Frank
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            • Profile picture of the author Jason Moffatt
              This is such a GREAT post.

              Sadly, you pretty much need to be a good surfer to truly understand what Chris is trying to say here.

              Sure, you can visualize and get a decent understanding of the analogy. But it's not until you've experience hundreds and thousands of waves that you really comprehend the understanding of "Right spot at the right time".

              And once you do understand, you start to feel bad for the newbies because you know they are going to get beat down over and over and over again, and most likely they will give up before they ever get any good.

              Phenomenal post Chris.
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              • Profile picture of the author Leigh Burke
                Hi Chris,

                I bought one of your reports a few weeks ago, and love your approach! Way to add back to the forum.



                Jane.
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              • Profile picture of the author Ricter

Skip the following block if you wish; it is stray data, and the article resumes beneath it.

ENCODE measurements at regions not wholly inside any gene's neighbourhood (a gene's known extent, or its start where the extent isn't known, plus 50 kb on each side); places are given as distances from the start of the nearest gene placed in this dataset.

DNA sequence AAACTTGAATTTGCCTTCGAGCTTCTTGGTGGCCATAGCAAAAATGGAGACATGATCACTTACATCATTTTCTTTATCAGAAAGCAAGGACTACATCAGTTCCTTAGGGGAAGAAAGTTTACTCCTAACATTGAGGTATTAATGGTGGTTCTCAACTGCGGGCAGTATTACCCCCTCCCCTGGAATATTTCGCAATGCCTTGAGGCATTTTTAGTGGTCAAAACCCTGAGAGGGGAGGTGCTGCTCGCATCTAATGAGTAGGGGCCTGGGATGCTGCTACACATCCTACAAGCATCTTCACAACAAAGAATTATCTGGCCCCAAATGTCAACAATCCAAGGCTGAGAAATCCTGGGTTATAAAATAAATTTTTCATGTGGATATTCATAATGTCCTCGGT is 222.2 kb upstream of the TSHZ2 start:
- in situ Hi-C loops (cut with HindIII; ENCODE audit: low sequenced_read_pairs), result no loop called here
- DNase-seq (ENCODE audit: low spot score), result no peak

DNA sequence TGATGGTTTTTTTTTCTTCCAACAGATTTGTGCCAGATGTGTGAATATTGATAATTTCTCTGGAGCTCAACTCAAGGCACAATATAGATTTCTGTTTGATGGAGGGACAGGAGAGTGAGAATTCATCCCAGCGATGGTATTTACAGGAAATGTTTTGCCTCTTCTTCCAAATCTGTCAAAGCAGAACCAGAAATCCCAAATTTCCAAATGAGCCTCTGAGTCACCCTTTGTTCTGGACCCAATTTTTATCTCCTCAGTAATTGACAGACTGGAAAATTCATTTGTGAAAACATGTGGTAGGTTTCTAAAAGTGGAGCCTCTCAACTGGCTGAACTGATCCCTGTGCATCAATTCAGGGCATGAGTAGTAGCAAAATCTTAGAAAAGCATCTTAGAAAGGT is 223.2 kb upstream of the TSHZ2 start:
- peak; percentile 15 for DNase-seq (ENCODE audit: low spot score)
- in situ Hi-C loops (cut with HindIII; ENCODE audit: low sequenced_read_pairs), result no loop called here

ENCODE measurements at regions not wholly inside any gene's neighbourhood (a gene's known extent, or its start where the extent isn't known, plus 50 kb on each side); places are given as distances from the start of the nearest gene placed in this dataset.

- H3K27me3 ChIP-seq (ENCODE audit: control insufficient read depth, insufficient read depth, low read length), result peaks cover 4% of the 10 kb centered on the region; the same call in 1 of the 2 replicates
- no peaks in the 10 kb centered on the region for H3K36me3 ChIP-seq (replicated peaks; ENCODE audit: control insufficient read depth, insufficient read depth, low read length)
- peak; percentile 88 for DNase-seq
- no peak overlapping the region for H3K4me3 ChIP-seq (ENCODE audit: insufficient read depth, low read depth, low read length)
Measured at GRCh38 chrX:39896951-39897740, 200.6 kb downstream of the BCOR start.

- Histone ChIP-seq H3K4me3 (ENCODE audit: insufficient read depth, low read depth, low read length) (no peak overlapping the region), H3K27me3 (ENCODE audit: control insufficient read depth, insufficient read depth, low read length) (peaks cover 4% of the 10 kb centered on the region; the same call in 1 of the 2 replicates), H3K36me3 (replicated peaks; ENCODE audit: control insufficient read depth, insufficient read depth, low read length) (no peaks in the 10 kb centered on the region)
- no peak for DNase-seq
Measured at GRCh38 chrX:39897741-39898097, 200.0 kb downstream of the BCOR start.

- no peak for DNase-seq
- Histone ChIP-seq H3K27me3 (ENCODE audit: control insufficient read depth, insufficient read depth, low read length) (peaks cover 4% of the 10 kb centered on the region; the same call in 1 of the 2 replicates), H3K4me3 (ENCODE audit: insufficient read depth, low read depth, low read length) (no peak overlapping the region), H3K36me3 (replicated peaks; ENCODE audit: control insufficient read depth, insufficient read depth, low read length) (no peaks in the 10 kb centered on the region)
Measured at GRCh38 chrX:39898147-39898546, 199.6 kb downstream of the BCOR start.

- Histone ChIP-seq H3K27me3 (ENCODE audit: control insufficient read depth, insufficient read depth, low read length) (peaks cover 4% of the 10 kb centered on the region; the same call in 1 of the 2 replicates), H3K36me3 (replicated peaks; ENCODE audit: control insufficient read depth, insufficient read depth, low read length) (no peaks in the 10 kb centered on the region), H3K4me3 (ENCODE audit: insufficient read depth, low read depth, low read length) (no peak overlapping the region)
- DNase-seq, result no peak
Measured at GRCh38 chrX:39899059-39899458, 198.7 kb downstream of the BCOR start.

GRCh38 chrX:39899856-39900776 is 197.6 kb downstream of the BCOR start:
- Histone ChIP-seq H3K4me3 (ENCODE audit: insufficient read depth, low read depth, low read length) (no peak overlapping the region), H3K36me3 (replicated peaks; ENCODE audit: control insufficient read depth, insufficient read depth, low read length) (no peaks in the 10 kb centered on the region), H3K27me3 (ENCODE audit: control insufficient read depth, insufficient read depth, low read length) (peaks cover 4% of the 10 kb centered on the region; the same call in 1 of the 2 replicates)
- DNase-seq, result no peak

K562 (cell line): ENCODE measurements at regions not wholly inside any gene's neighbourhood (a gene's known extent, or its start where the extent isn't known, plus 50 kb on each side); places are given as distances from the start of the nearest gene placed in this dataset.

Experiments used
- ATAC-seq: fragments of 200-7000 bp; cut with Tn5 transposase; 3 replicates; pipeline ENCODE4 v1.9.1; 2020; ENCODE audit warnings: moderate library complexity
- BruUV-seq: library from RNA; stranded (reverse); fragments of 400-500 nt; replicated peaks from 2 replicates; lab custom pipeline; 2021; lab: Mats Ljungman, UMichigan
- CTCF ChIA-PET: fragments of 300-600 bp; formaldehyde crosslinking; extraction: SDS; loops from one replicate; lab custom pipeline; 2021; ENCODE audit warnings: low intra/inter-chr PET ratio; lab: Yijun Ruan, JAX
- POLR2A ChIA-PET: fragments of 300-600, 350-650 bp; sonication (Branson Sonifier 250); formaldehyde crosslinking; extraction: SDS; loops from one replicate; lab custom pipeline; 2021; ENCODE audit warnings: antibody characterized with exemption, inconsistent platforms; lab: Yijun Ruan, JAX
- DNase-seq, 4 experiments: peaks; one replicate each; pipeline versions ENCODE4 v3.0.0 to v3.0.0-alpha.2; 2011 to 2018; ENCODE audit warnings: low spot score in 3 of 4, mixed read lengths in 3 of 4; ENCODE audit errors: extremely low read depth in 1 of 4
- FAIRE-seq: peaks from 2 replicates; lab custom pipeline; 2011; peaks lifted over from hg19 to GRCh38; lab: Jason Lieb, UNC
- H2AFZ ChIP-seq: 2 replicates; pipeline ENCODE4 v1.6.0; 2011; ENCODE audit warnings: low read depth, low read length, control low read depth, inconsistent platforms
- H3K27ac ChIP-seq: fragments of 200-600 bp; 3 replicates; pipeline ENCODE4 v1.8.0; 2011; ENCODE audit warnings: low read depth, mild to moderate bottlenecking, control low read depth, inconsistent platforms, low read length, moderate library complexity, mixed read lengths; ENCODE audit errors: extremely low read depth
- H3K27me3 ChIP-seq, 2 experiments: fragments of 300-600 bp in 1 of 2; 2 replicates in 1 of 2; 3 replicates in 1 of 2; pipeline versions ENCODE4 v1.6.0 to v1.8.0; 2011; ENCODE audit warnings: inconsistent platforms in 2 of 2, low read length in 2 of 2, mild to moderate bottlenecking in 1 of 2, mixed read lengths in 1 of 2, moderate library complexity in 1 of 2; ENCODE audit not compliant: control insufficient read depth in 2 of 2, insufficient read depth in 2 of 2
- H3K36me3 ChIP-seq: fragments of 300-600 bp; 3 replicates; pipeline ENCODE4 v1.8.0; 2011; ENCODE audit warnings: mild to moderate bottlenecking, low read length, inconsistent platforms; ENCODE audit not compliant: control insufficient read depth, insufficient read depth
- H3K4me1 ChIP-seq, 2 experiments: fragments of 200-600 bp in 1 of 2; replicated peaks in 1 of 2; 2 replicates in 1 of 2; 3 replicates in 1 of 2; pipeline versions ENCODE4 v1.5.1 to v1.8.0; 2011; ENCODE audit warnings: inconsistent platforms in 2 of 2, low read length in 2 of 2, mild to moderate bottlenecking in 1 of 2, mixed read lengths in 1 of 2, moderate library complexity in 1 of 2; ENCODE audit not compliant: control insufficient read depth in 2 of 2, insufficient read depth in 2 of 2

Originally Posted by Jason Moffatt View Post

                This is such a GREAT post.

                Sadly, you pretty much need to be a good surfer to truly understand what Chris is trying to say here.

                Sure, you can visualize and get a decent understanding of the analogy. But it's not until you've experience hundreds and thousands of waves that you really comprehend the understanding of "Right spot at the right time".

                And once you do understand, you start to feel bad for the newbies because you know they are going to get beat down over and over and over again, and most likely they will give up before they ever get any good.

                Phenomenal post Chris.
                Just like most arts, though. If you've been beaten down by one already, and stuck it out to achieve some mastery, you'll be fine taking a beating in this one. : )